Deeds with Many Family Members — Warnings

The family I talked to today is not unusual at all — Mom and Dad owned property that they want to leave to their children.  Mom and Dad are gone and the kids need to sell the property.  Simple as issuing a new deed to the buyer, right?  Well, not so fast — I then ask some questions.  Come to find out that the siblings are all on the deed but not their spouses.  One sibling has passed away, left now will and was separated from his spouse at the time of his death.    I have to tell the family this isn’t going to be simple as 1-2-3.

Situations like this commonly this involve a camp, vacation home, farm or some other parcel of real estate that has been in the family a while and been enjoyed by many.  Often Mom and Dad change to deed to include their names as well as the names of their children.  All done, right?  Well not so fast.  There are lots of traps in this situation.

Passing a property from one person to another at death can be accomplished two primary ways.  One would be to set forth tranfer-on-death language in the deed.  The other way is actually two ways — by will or by the laws of intestate succession.  Let’s take this family as an example.

Mom and Dad simply put all the kids on the deed.  Unless the deed says that the kids own the property with rights of survivorship, Mom and Dad’s ownership interest in the property do not automatically pass to the kids upon Mom and Dad’s respective deaths.  Without the proper survivorship language, Mom and Dad’s interests pass by operation of their will or the laws of intestate succession.  The same holds true for the sibling who is now passed away.  Because the deed does not include survivorship language to pass his interest to his surviving siblings, his interest has to pass by his will (which he did not have) or the laws of intestate succession.  This is where it gets even more complicated — he was separated from his spouse when he died with no divorce action pending.  In addition, he had children to another woman (not his surviving spouse).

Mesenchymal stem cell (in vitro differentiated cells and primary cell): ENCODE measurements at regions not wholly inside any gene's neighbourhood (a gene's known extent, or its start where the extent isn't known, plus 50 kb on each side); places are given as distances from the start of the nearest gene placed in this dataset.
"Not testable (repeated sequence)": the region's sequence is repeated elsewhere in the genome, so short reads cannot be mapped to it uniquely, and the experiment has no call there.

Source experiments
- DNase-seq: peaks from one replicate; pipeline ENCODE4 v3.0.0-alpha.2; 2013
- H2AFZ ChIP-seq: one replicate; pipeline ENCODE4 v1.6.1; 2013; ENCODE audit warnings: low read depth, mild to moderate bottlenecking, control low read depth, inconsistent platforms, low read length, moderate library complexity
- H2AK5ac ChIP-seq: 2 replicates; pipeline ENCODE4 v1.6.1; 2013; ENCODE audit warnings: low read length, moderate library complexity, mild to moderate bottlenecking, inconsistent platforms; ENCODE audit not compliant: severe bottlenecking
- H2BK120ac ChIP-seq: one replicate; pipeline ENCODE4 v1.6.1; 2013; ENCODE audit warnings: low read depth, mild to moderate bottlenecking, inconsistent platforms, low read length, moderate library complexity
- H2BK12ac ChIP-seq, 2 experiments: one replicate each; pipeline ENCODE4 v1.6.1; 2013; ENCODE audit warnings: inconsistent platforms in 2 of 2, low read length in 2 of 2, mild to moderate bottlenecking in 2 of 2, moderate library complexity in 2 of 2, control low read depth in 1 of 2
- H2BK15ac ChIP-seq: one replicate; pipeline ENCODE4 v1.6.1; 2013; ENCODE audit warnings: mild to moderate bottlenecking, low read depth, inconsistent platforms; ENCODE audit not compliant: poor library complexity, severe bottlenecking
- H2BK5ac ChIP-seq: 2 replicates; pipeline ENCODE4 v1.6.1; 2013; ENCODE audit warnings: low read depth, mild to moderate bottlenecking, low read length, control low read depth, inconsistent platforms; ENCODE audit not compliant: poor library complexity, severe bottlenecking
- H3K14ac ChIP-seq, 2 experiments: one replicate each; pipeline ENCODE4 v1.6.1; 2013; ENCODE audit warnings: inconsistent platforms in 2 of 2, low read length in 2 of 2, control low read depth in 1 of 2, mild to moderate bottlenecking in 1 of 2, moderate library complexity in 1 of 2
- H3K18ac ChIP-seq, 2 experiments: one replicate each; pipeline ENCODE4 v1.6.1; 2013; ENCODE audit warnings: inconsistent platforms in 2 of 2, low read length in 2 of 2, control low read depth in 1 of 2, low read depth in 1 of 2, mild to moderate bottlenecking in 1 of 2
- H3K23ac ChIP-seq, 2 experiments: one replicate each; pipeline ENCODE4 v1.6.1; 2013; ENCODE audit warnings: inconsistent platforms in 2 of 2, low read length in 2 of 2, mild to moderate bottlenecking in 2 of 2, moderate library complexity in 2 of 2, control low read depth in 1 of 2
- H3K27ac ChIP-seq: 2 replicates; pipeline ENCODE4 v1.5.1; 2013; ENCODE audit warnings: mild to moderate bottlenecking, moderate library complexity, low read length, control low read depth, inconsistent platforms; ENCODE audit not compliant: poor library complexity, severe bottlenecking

His interest in the property now passes by the laws of intestate succession.  A formal probate estate must be raised in the county were he last resided (luckily that was in Pennsylvania).  That means expense and confusion as to who will serve as the administrator of his estate (spouse or his kids to another woman).  Intestacy means that his surviving spouse receives the first $30,000 from his estate and divides the remainder 50/50 with his children.  Do you think he’d want that?  All of that now has to be dealt with before any sale of the camp can be accomplished.

Spouses can have an interest in the property arising from their marriage with the property owner even though their name is not on the deed.  This is called an “inchoate” interest.  Often the spouse who is not on the deed is required to sign the deed in order to avoid creating a cloud on the title to the property being conveyed to the seller. That can sometimes lead to uncomfortable discussions especially if the spouse is estranged from the property owner.

What seemed like a “no-brainer” for this family is going to turn out to be a lot of hassle and needless costs.  This could all have been avoided had they sought the advice of an attorney up front.  It probably would have cost more up front to retain the attorney but in the long run, the savings in costs and avoidance of hassles would far outweigh that initial cost.

Welch, Gold, Siegel & Fiffik P.C. regularly provides real estate services to clients across the Commonwealth of Pennsylvania.  Please call us at 412.391.1014 and ask for a member of our real estate team:  Michael E. Fiffik, Esquire, Deirdre Burke Moser, Esquire or Matthew Bole, Esquire.

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